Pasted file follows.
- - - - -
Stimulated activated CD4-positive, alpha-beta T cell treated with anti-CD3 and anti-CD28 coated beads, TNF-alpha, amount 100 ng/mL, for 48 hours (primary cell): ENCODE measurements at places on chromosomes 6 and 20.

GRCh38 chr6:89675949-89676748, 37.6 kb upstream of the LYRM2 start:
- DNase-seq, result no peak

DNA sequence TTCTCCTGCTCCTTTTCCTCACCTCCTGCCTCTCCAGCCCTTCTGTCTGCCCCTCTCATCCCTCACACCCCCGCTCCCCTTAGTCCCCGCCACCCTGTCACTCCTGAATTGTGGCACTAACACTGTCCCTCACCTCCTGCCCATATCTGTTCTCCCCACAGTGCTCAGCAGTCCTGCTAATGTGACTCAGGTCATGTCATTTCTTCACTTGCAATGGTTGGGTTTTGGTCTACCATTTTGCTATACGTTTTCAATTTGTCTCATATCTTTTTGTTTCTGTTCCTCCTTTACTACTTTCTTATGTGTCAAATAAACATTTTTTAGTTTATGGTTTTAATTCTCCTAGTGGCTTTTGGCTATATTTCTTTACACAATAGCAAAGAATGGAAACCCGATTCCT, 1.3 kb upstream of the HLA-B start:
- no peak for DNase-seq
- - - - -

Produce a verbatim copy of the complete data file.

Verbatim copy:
Stimulated activated CD4-positive, alpha-beta T cell treated with anti-CD3 and anti-CD28 coated beads, TNF-alpha, amount 100 ng/mL, for 48 hours (primary cell): ENCODE measurements at places on chromosomes 6 and 20.

GRCh38 chr6:89675949-89676748, 37.6 kb upstream of the LYRM2 start:
- DNase-seq, result no peak

DNA sequence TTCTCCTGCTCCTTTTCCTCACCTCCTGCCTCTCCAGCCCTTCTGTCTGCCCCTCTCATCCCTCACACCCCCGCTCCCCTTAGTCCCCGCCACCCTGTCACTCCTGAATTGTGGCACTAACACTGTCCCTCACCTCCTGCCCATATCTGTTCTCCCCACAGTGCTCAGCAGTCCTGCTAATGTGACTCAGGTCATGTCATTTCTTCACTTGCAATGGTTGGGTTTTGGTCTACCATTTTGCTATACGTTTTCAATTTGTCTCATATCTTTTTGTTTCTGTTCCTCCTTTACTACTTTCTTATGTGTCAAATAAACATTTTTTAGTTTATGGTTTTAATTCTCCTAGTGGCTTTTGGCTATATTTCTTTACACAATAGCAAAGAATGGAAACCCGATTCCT, 1.3 kb upstream of the HLA-B start:
- no peak for DNase-seq